The mild recession we could witness in 2020 may worsen in 2021. Q2 saw a decline of -6.10% and Q3 may settle at around -4.40% while full year should stumble at just over -3.00%.

Next year 2021 may witness mild positive growth as large financial liquidity positions drag interest rates down and finance costs slide lower. Corporations may see some modest  recovery in gross earnings in Q1 2021 but this will depend heavily on the reestablishment of supply chains, and an increase in fiscal government spending and higher consumer incomes. The incoming year may, however, see weak early growth as drivers of expansion still look limp and uninspired. Companies may have to tarry to Q2 2021 before they experience joy.’

The example of Airtel

One firm that recently posted its results is Airtel Africa.

In its Q2 2020 results, net profit was down 8.3% year on year with indications that it was being weighed down by mounting finance costs.

Notwithstanding this, it was able to record basic growth of 20.2 percent in its Nigerian operations, a point which analysts say may be attributable to higher telecommunications patronage overall on account of the lockdown.

As also gleaned from its report, in the July-September period, Airtel was also able to witness a surge in its subscriber base across the 14 African countries where it operates, as its users in the region expanded by 4.4% on-quarter, bringing actual number in the continent to 116.4 million.

Overall, Airtel’s Africa operations recorded a net profit showing of $88 million in the second quarter of the year.

Profit after tax after exceptional items, however, grew 54.3% from the preceding quarter’s $57 million.

Consolidated revenue is now put at $965 million, having increased 14.3% from corresponding quarter last year. At the same time, earnings before interest, tax, depreciation and amortization (EBITDA) also mounted 17.4% to now register at $437 million.

According to its CEO, despite the threat of a potential second wave of COVID spread in Africa, there is in-house optimism for growth and enhanced profitability going forward:

“We are in a strong financial position to capture the opportunities in a fast-growing region that is vastly underpenetrated in terms of mobile and banking services,” he enthused.

Nestle Plc

Nestle Nigeria has been grappling with a rising costs scenario that has been eating away at the blue chip’s profitability.

In its 2020 second quarter results for example, though revenue beat estimate, it however underperformed on the critical profit turf even as it also reported a dip in earnings per share on the back of a spike in costs.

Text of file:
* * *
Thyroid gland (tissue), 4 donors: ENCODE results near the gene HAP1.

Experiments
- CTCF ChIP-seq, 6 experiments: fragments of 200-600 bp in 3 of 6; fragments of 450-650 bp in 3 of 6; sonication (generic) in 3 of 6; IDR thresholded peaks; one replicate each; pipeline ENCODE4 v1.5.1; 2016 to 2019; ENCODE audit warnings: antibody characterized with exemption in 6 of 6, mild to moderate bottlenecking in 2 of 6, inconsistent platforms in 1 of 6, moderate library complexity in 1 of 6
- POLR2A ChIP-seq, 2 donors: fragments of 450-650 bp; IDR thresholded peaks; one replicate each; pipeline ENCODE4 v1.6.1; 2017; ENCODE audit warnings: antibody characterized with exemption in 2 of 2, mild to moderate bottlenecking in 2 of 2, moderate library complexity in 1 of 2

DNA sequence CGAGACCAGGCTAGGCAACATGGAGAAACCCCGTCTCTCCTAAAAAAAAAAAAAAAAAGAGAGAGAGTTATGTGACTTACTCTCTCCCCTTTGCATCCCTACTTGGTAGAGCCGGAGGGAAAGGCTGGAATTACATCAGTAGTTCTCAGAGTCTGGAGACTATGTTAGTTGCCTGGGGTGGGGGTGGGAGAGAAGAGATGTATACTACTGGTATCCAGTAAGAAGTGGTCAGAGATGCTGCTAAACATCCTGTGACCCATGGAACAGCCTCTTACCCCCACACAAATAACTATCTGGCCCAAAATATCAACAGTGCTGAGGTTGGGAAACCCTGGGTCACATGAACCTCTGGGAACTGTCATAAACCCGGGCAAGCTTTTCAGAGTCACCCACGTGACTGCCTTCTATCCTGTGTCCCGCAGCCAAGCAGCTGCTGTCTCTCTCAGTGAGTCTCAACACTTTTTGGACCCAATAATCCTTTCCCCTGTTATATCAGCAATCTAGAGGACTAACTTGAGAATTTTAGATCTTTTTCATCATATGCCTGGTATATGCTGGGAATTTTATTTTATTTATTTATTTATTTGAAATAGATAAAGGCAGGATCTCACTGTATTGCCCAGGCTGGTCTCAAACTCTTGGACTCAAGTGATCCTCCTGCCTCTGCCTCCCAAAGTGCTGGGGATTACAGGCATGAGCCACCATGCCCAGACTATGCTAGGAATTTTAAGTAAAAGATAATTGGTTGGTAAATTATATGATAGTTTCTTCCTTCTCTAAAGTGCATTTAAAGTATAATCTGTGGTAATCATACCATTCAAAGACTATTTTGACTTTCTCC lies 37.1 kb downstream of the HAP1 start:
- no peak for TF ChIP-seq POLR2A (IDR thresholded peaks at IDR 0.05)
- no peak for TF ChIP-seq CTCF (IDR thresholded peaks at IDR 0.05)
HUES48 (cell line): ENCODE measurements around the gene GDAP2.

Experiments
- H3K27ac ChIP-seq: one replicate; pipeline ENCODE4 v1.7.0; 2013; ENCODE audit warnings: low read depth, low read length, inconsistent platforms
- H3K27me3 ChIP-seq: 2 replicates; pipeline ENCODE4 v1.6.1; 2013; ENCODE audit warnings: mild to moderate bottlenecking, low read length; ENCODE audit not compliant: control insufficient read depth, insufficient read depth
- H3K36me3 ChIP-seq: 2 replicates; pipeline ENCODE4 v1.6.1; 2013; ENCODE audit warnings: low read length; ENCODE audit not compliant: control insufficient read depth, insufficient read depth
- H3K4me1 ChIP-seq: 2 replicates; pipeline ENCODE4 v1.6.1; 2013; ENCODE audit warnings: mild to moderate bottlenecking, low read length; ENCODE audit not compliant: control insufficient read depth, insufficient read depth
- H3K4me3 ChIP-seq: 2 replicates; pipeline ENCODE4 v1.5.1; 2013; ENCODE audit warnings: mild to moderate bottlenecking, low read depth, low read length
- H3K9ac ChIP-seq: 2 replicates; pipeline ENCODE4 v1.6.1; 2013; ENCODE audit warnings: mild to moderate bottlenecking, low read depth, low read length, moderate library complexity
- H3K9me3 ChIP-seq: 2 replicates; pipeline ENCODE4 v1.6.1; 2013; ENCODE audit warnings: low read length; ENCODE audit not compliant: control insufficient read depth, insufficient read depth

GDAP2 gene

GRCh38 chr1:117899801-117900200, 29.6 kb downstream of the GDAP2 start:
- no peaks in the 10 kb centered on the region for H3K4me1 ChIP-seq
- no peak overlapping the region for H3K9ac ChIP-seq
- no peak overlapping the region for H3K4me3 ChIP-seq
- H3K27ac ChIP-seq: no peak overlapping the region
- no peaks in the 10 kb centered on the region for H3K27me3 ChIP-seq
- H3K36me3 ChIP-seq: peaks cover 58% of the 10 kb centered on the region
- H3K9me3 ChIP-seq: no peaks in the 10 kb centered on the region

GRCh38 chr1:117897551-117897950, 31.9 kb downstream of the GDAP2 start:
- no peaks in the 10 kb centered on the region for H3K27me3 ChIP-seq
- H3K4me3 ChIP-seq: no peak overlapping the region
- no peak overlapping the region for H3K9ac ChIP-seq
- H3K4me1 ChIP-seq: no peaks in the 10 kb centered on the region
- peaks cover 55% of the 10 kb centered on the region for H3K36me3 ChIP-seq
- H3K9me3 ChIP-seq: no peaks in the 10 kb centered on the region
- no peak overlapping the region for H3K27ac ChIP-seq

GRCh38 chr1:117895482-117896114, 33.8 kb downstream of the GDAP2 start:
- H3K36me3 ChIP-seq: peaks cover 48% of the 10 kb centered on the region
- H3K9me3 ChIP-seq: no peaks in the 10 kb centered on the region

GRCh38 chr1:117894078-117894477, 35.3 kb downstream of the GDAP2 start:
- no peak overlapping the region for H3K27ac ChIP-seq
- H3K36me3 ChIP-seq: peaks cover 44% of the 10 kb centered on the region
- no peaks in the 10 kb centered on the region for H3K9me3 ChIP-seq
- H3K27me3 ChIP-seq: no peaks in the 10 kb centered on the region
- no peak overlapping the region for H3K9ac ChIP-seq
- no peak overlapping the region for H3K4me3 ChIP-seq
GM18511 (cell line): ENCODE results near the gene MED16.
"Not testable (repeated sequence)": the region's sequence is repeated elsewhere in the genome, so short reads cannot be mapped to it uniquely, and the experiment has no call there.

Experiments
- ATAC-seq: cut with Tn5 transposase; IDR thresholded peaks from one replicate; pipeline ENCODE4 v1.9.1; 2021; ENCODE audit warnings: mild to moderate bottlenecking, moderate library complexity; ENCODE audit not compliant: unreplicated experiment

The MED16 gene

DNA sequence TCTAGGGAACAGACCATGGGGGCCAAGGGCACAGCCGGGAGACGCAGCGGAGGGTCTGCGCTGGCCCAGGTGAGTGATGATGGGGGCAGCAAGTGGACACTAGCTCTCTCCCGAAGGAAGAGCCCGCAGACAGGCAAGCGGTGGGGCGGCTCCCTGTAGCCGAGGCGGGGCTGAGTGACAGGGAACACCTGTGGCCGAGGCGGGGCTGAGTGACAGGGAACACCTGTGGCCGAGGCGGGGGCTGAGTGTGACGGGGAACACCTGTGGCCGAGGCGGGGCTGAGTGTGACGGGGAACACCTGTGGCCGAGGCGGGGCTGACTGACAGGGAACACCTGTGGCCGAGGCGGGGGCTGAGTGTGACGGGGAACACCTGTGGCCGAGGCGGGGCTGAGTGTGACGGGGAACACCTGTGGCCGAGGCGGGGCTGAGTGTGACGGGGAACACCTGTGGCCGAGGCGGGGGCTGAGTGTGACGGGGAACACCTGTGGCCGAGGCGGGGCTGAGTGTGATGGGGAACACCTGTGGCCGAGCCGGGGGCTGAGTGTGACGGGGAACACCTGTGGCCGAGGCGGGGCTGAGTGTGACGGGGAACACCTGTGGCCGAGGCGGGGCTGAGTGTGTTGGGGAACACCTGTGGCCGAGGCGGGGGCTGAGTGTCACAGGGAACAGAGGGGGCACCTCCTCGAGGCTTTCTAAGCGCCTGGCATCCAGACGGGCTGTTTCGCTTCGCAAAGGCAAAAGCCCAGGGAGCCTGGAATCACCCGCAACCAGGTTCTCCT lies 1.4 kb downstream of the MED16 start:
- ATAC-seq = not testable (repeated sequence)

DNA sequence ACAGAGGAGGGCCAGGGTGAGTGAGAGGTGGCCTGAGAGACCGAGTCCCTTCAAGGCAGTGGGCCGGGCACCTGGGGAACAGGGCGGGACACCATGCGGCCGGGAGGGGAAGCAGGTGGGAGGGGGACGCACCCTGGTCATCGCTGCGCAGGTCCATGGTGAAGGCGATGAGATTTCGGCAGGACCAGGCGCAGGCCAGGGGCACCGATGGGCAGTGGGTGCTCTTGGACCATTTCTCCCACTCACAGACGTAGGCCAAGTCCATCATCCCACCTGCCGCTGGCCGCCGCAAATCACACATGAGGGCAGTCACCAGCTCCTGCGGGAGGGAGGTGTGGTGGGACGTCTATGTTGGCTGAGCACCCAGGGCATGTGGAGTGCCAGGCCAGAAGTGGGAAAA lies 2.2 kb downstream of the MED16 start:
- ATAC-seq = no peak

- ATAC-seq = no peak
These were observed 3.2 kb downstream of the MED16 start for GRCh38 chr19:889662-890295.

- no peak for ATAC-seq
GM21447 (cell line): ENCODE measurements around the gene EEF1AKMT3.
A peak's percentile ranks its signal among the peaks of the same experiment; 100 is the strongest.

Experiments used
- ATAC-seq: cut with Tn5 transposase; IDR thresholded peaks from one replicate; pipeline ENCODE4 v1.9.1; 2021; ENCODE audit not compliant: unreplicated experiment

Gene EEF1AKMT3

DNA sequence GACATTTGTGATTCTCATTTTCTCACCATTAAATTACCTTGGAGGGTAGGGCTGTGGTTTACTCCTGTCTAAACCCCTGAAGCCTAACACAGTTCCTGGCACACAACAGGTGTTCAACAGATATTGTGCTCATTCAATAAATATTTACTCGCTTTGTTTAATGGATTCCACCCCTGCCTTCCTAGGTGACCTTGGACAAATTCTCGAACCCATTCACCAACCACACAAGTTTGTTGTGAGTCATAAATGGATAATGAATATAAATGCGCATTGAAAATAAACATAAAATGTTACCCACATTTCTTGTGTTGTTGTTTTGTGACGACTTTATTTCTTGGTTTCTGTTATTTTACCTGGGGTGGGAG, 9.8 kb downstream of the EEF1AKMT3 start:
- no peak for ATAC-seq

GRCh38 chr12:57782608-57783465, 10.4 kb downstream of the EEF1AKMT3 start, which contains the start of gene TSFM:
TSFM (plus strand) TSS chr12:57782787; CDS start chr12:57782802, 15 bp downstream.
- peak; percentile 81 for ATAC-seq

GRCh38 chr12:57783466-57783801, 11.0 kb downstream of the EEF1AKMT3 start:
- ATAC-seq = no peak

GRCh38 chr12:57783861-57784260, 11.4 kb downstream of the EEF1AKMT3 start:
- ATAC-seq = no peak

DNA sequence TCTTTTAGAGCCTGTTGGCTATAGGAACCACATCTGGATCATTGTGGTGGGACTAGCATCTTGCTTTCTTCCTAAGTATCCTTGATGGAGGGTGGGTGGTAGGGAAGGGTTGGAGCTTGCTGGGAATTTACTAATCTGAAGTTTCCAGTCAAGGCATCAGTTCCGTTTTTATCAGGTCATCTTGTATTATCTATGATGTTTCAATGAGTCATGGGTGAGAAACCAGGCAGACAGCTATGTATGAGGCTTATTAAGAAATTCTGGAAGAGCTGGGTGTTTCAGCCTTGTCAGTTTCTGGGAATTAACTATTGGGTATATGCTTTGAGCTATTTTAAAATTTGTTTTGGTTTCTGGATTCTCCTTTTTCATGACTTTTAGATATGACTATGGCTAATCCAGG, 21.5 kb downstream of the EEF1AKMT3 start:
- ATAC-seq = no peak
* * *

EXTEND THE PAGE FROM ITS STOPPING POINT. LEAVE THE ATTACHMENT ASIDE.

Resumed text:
At the close, revenues dropped to N70.6 billion, which registered at -0.3% year on year, gross profit margins was 43% compared to 48.8% in the corresponding period in 2019 and pre-tax profit for the second quarter in particular was N16.4 billion compared with N17.4 billion recorded in the previous quarter.

The net outcome then was that its earnings per share dipped to N13.41 compared to the earlier recorded figure of N16.9.

Part of the pressure point for Nestle, analysts say resides in the fact that the blue chip took on a new N5.8 billion loan during the quarter under reference. Another sore spot is an increase in cost of sales, which may not be unconnected with factors like the devaluation and higher cost of locally sourced inputs.

It is perhaps part of plans to help the Nigerian subsidiary ride over the current stormy waters that Nestle’s parent company moved to increase its stakes in Nestle Nigeria in August through a purchase consideration for the 748,047 additional shares at an average price of N1,174.74, and which was to effectively translate into an injection of N878.8 million into the firm.

This was disclosed by the company in a notification sent to the Nigerian Stock Exchange

According to the document, which was signed by the Company’s Secretary, Bode Ayeku, the purchase was made on the bourse over two transactions on 20th and 26th of August.

With this purchase, the ownership percentage of Nestle S.A now comes to 66.27% of Nestle Nigeria Plc.

One of the largest food and beverage companies in Africa, Nestlé Nigeria Plc engages in the manufacturing, marketing and distribution of food products including purified water. It also exports some of its products to other countries within Africa.